8. Nov 14, 2004 #7
    Don't feel bad, my parents are the same way.

    Yes. I can't speak for NASA, but the USAF is in dire need of officers with technical (Eng/Physics) degrees. Companies like Lockheed Martin are always looking as well, and will direct-hire you if you have military experience. As for benefits, if you are in the USAF, you receive free health care and reduced prices on just about everything else. It's a pretty good deal. Scientists/Engineers usually don't deploy to far-off places, so it's good for family life. AFROTC is a good deal. Forget about the four-year program if you don't need the money and do the one or two-year program instead. You will be and officer regardless.

    They won't "let you out." Instead, they will pay your salary and allow to go to school for free (at AFIT or another civilian institution), with a follow-on job at a lab waiting for you when you complete your degree. This is a fantastic deal.

    The USAF will let you fly satellites right out of college. As an officer you will be trusted with billions of dollars of equipment and extremely sensitive information. Which brings me to an important point. If you want to play with the cool toys, you'll need to be eligible for a Top Secret security clearance. If you've done lots of drugs, or have a shady past, it probably doesn't matter how smart you are, they aren't going to let you in "the circle of trust." I know my ramblings sound like a recruiter, which I am not, but I've worked with/for the military, and the stuff above is knowledge gained from personal experience.


    Let's Review:

    1. Do well in HS/keep your nose clean
    2. Join AFROTC in college (preferably a 2 or 1 year program)
    3. Graduate and commission as a 2Lt
    4. Apply to AFIT or ask for a space ops assignment
    5. Have fun with your career until you get out (4-20 yrs)
    6. Work for a defense contractor
    7. Profit!!!
     
  9. Aug 1, 2006 #8
    I thought I'd reply to this since I re-stumbled upon this forum after two years! Thanks so much for the advice..and now I am a highschool senior and I've noticed my goals have sort of shifted....
    I want to be a pilot in the AF which is an even greater stretch. I'd like to get a scholarship so that means I'd have to do the 4-yr program. However I am still interested in a degree in physics and aerospace engineering. But piloting stuff aside, which would be better in terms of a job (providing I dont take the ROTC route) for a job? I could do undergrad with a degree in physics from a small university (liberal arts) and masters in AE elsewhere? Or undergrad AE and masters in physics? I don't know which would be better if any...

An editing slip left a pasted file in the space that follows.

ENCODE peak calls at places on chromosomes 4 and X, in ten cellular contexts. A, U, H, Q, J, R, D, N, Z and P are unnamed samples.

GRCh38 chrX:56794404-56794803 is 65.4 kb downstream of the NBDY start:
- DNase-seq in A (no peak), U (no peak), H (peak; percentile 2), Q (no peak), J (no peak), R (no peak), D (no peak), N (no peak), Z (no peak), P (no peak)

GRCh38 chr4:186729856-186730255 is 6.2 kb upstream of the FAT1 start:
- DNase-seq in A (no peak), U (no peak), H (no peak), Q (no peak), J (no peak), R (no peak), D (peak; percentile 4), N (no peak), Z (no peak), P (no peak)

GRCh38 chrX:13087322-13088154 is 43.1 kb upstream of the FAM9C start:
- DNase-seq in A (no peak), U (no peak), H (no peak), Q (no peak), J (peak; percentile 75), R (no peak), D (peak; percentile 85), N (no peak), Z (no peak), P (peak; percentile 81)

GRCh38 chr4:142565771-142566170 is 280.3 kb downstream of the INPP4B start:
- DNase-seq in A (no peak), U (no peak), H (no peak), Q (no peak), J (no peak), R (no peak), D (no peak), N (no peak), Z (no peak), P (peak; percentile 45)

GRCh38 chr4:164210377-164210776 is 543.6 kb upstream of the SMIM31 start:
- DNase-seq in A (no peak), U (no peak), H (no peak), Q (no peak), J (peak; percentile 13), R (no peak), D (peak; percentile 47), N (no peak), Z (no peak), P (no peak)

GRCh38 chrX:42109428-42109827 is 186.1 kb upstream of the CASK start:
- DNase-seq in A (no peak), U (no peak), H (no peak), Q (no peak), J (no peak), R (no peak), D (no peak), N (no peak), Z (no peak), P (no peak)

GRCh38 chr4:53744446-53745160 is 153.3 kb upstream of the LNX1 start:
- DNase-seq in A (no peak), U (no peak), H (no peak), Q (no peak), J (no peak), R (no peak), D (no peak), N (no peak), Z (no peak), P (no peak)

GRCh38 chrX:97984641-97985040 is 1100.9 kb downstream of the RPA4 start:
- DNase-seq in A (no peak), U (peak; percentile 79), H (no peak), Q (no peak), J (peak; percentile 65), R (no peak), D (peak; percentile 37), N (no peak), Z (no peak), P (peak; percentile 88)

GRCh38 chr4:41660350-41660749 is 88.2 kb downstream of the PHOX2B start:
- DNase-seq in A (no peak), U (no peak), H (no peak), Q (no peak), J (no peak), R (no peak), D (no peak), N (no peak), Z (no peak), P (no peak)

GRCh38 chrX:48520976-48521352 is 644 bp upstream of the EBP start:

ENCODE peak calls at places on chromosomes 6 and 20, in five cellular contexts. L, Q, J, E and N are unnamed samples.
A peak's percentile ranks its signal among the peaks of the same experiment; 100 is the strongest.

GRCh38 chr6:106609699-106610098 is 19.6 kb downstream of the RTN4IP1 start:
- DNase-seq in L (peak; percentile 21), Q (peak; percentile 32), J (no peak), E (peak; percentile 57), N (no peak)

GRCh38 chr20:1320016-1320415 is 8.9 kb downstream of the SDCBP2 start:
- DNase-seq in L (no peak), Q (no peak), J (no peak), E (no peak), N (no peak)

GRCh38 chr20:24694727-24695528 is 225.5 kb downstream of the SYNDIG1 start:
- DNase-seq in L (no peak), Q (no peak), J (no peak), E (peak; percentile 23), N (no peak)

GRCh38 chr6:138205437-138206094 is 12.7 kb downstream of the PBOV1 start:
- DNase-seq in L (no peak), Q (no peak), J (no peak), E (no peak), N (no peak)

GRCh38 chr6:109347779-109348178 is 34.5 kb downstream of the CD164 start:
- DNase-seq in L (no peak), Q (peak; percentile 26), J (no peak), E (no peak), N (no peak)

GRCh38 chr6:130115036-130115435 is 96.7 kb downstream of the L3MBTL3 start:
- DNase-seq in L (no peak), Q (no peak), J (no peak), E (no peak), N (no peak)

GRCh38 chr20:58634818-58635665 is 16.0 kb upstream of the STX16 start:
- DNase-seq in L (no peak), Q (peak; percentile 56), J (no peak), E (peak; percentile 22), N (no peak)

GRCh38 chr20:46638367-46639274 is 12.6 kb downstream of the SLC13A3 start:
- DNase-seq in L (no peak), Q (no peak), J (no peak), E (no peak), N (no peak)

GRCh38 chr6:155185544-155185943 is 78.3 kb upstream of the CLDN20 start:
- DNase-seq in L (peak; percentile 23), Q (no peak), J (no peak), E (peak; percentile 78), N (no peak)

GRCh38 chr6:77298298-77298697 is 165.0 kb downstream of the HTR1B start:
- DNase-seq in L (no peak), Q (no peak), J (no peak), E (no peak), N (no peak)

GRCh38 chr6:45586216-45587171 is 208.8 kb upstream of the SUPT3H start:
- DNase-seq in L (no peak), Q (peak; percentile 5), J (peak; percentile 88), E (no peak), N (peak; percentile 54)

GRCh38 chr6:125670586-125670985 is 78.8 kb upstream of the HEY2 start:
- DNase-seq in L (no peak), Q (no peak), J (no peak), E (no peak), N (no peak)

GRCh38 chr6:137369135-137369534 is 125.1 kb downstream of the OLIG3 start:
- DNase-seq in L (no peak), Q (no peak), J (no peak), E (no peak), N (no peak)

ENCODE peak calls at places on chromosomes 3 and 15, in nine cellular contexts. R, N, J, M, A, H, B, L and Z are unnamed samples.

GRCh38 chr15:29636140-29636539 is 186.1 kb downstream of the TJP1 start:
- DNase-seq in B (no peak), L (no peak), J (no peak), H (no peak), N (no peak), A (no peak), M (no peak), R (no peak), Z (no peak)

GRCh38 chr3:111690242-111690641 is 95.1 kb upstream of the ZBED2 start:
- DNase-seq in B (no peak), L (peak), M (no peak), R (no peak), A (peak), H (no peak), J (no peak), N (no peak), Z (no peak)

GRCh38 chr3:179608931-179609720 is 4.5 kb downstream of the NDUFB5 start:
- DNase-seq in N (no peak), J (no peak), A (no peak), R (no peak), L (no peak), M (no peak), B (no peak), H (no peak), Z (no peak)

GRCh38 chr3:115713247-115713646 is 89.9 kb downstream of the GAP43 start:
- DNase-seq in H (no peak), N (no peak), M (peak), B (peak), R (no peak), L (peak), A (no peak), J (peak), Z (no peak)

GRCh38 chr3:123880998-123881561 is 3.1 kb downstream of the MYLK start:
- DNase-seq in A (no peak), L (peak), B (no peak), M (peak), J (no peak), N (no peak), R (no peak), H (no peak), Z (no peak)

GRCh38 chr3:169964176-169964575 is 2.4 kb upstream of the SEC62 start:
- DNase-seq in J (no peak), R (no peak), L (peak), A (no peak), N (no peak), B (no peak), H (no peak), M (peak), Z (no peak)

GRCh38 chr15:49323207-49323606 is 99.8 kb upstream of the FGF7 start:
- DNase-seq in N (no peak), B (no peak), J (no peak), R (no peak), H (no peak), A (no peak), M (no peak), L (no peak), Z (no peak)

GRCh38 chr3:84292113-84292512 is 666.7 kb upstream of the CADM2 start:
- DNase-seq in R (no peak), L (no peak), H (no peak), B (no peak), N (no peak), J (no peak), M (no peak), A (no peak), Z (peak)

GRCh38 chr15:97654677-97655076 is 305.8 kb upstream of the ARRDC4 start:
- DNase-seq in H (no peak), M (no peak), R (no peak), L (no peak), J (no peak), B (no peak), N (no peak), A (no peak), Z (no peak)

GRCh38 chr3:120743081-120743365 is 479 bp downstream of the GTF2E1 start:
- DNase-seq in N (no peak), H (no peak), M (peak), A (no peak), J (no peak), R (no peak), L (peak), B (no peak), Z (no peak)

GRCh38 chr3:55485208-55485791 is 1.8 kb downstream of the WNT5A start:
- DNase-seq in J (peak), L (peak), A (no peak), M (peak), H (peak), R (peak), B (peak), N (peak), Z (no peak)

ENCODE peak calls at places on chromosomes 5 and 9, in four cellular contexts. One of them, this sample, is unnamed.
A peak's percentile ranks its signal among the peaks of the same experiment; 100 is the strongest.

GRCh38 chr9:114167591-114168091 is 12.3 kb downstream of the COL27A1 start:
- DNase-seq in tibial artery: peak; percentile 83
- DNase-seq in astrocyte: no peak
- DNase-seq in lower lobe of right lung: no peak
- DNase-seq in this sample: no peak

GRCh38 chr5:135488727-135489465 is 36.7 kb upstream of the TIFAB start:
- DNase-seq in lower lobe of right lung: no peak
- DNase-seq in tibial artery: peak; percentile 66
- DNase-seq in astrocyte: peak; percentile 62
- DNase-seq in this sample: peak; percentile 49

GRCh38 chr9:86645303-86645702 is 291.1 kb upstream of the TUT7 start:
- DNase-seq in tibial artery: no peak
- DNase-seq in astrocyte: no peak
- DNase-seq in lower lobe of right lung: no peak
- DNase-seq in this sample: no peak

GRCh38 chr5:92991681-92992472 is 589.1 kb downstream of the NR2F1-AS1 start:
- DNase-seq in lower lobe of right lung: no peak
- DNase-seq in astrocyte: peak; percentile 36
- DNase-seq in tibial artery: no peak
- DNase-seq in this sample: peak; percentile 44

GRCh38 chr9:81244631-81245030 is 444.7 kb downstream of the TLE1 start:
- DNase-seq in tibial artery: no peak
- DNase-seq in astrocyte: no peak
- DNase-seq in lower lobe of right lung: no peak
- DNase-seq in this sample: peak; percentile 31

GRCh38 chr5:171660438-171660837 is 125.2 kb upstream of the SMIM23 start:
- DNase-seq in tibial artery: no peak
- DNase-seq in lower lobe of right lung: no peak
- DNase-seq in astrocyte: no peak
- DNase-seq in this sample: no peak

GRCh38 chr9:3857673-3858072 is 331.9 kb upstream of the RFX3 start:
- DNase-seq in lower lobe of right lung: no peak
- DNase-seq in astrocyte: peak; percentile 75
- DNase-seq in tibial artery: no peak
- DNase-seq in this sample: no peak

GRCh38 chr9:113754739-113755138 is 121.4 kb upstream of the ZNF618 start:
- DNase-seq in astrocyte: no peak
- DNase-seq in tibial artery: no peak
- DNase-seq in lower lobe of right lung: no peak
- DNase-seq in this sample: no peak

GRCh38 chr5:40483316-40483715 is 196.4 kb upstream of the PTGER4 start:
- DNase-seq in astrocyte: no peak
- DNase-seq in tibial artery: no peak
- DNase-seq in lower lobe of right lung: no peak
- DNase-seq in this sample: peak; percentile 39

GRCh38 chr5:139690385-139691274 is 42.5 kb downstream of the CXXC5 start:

10. Aug 2, 2006 #9

    Astronuc

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    Undergrad (BA/BS) in Physics followed by an MS in AE is more likely than Undergrad in AE and MS in Physics. However, in the former case, one would need a certain level of proficiency in the various disciplines (subjects) within AE.

    Master's Programs are more specialized than Baccalaureate programs, which cover a broader field of topics. In AE, one can specialize in structures, materials, power systems, propulsion systems, avionics/electronics/communication, guidance and control systems, . . . and combinations thereof.

    A physics degree would likely offer more versatility in the current global market place, but that also depends on other variables such as particular courses and electives.

    The aerospace industry has contracted over the years and is very competitive. There are a limited number of 'big' programs, and organizations like NASA have restrictive budgets. At the moment, we have to get past the termination of the Shuttle program and the introduction of the next generation Launch Vehicles.